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It's only five years since the last onslaught of anniversary celebrations, barely time to sneeze, but Pepper is in the news again, enjoying a 25th birthday. You may have seen Paul being interviewed at Abbey Road in the recent TV documentary The Making Of Sgt Pepper. Here's some of what he had to say


            On why the Beatles gave up touring
            "I think we got fed up living like that, because surely the idea is to get famous and to enjoy your life, not to suddenly enter a new pressure zone. So I think the logic of it was 'let's give up and spend more time recording, which is what we love doing best.'"

            On choosing to record
            "A lot of things were changing at that time. Society was changing, the psychedelic era was coming in and we were very much a part of it, and I think we really felt that it could be done better from a record than by anything else. The record could go on tour — that was the theory."

            On Sgt Pepper's influences
            "The single biggest influence on my thinking for Sgt Pepper was the Beach Boys' album Pet Sounds, which is still one of my favourite records. I think it's a very finely crafted record and that Brian Wilson was a great genius. It's actually very clever on any level, from a writer's point of view, from an arranger's point of view, from a bass player's point of view. We took a bit of wind out of the Beach Boys' sails with Pepper, which I was a little bit sorry for because they were one of my favourite bands at the time."

            On Sgt Pepper's band
            "The first thing I said to all of the guys in the band was, 'If we're interested in doing this we've got to come up with a list of all our favourite people, because we'll find out who this band is and we'll be there. It will be our alter ego and we'll make this whole album not as the Beatles, so that when we step up to the microphone it won't be John Lennon doing another vocal, or Paul McCartney, it will be so and so from Sgt Pepper's band.' And that allowed us to be very liberated. Everything about the album could be imagined from the perspective of these people."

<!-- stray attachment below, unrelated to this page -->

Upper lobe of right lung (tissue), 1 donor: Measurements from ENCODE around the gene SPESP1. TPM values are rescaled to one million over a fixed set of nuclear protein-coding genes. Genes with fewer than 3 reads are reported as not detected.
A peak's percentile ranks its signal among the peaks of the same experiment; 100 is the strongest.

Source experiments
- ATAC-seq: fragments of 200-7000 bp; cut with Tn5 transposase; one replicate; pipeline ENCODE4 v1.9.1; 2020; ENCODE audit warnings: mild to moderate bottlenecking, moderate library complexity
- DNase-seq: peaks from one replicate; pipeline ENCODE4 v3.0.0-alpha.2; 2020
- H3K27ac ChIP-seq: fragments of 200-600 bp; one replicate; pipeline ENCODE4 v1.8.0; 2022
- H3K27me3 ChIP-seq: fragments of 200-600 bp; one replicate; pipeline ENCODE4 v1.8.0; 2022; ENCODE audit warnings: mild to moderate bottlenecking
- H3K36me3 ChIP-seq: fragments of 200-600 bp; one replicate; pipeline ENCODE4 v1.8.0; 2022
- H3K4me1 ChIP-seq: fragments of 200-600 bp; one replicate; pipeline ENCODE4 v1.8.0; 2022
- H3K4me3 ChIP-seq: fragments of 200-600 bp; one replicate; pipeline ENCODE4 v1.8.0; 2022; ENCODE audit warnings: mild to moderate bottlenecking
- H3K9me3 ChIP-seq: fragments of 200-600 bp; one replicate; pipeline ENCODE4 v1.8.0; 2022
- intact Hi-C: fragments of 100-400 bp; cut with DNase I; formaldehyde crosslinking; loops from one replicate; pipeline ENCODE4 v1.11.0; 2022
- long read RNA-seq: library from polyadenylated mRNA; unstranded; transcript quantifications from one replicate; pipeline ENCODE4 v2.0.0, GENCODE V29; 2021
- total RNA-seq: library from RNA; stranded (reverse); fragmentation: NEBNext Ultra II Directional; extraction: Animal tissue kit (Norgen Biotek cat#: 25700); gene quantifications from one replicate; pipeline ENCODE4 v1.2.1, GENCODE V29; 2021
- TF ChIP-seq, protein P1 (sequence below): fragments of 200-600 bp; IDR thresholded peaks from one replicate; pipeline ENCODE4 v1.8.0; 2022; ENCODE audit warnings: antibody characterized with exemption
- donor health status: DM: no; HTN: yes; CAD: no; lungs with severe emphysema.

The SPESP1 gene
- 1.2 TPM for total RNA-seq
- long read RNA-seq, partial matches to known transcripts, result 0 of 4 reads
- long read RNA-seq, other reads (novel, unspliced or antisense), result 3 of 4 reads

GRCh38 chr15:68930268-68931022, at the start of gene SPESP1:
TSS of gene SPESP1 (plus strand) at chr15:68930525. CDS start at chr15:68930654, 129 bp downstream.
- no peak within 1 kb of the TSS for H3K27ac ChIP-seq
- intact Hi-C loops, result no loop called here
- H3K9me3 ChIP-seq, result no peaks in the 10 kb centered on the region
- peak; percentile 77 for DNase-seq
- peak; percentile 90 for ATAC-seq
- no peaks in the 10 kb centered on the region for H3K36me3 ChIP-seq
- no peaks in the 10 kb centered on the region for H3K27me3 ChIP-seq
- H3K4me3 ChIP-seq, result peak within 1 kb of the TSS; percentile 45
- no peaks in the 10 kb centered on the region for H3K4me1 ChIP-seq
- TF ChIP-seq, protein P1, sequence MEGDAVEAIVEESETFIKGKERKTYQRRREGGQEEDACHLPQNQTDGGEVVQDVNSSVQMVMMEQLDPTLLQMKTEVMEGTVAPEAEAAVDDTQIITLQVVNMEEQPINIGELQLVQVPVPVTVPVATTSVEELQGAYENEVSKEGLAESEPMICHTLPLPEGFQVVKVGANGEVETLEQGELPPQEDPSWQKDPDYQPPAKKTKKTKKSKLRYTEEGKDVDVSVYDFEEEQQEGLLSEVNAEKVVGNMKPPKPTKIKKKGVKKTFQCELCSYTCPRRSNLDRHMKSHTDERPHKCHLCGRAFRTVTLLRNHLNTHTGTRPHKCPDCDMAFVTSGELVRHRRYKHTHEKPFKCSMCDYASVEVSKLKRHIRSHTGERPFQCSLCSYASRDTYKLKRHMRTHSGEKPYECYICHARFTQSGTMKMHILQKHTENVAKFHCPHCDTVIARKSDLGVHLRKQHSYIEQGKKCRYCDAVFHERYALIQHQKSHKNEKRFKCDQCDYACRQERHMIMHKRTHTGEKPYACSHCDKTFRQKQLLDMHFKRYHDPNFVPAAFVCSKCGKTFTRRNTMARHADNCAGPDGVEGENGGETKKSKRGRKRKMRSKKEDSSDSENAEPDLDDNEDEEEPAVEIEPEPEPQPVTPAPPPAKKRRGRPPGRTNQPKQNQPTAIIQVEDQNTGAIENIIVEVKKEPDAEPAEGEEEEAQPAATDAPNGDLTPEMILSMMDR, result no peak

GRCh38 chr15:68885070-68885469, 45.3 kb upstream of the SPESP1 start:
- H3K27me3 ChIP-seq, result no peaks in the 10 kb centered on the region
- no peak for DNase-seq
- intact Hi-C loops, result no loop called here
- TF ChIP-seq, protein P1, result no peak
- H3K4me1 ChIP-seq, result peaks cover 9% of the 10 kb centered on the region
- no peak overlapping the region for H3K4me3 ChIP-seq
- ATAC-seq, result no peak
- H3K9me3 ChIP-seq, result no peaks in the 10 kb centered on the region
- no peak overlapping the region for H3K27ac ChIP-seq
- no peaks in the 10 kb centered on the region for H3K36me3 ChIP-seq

On George Martin
            "His great skill was to allow us to do what we wanted. There were other producers who would have said 'Hey now, steady on, wait a minute, we don't need an Indian song like "Within You Without You", you go and do that on your own album mate.' But George just went along with it all, which was very clever, I think. He didn't flinch and that's what, in my mind, makes him the best producer ever."

            On the recording technology
            "People go on about CDs and DATs and all that. Personally, I don't think it makes any difference at all. The song's still got to be great, the recording's still got to be great, the performance has still got to be great, the energy's still got to be there. It didn't really matter to us that it was recorded on four-track. You just had to be good all the time. The only thing today's 58 or 74 tracks give you is the opportunity to delay your decisions, which I think is a bad thing."

            On durability
            "I'm surprised how well the Sgt Pepper album has lasted, because it still sounds modern to me, it still sounds innovative. I think if you pull it apart you will find that the songs aren't the biggest Beatles songs, but that wasn't what we were doing: we were changing our method of working, it wasn't looking for catchy singles anymore, it was more like writing your novel."

Club Sandwich 62